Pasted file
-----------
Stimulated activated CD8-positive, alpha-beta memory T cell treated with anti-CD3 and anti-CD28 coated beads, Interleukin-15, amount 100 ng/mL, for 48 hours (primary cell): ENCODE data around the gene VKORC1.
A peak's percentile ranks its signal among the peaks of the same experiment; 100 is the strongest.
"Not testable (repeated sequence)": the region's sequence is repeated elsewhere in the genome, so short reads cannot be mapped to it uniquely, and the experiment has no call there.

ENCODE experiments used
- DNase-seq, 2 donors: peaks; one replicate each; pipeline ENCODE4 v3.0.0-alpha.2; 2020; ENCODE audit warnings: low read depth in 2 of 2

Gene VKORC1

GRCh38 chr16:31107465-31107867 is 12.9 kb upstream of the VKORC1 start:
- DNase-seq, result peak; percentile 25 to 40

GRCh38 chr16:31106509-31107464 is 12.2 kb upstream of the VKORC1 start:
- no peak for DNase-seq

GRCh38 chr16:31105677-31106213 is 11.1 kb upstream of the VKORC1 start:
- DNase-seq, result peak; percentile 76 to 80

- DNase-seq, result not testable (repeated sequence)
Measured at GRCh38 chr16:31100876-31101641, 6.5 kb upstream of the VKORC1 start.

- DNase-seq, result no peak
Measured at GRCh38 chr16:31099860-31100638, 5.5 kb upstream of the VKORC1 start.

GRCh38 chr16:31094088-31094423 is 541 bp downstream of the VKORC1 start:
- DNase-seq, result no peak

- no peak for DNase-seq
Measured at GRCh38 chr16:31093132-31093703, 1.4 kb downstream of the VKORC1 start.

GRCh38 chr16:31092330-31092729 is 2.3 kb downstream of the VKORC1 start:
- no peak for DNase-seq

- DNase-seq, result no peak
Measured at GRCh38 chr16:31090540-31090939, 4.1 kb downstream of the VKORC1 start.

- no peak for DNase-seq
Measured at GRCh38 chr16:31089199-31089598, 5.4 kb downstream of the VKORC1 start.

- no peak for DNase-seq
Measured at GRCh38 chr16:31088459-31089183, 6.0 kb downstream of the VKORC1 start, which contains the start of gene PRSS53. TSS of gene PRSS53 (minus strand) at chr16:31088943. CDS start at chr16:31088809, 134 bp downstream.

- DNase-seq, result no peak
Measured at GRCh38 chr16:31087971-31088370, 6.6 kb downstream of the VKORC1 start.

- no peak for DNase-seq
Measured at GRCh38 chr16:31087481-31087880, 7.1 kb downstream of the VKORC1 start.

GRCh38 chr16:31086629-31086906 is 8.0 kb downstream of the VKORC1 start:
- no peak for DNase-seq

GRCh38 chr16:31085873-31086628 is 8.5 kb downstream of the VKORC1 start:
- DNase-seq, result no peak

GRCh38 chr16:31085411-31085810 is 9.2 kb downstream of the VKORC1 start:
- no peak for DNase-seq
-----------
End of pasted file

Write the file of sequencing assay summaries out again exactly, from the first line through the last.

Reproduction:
Stimulated activated CD8-positive, alpha-beta memory T cell treated with anti-CD3 and anti-CD28 coated beads, Interleukin-15, amount 100 ng/mL, for 48 hours (primary cell): ENCODE data around the gene VKORC1.
A peak's percentile ranks its signal among the peaks of the same experiment; 100 is the strongest.
"Not testable (repeated sequence)": the region's sequence is repeated elsewhere in the genome, so short reads cannot be mapped to it uniquely, and the experiment has no call there.

ENCODE experiments used
- DNase-seq, 2 donors: peaks; one replicate each; pipeline ENCODE4 v3.0.0-alpha.2; 2020; ENCODE audit warnings: low read depth in 2 of 2

Gene VKORC1

GRCh38 chr16:31107465-31107867 is 12.9 kb upstream of the VKORC1 start:
- DNase-seq, result peak; percentile 25 to 40

GRCh38 chr16:31106509-31107464 is 12.2 kb upstream of the VKORC1 start:
- no peak for DNase-seq

GRCh38 chr16:31105677-31106213 is 11.1 kb upstream of the VKORC1 start:
- DNase-seq, result peak; percentile 76 to 80

- DNase-seq, result not testable (repeated sequence)
Measured at GRCh38 chr16:31100876-31101641, 6.5 kb upstream of the VKORC1 start.

- DNase-seq, result no peak
Measured at GRCh38 chr16:31099860-31100638, 5.5 kb upstream of the VKORC1 start.

GRCh38 chr16:31094088-31094423 is 541 bp downstream of the VKORC1 start:
- DNase-seq, result no peak

- no peak for DNase-seq
Measured at GRCh38 chr16:31093132-31093703, 1.4 kb downstream of the VKORC1 start.

GRCh38 chr16:31092330-31092729 is 2.3 kb downstream of the VKORC1 start:
- no peak for DNase-seq

- DNase-seq, result no peak
Measured at GRCh38 chr16:31090540-31090939, 4.1 kb downstream of the VKORC1 start.

- no peak for DNase-seq
Measured at GRCh38 chr16:31089199-31089598, 5.4 kb downstream of the VKORC1 start.

- no peak for DNase-seq
Measured at GRCh38 chr16:31088459-31089183, 6.0 kb downstream of the VKORC1 start, which contains the start of gene PRSS53. TSS of gene PRSS53 (minus strand) at chr16:31088943. CDS start at chr16:31088809, 134 bp downstream.

- DNase-seq, result no peak
Measured at GRCh38 chr16:31087971-31088370, 6.6 kb downstream of the VKORC1 start.

- no peak for DNase-seq
Measured at GRCh38 chr16:31087481-31087880, 7.1 kb downstream of the VKORC1 start.

GRCh38 chr16:31086629-31086906 is 8.0 kb downstream of the VKORC1 start:
- no peak for DNase-seq

GRCh38 chr16:31085873-31086628 is 8.5 kb downstream of the VKORC1 start:
- DNase-seq, result no peak

GRCh38 chr16:31085411-31085810 is 9.2 kb downstream of the VKORC1 start:
- no peak for DNase-seq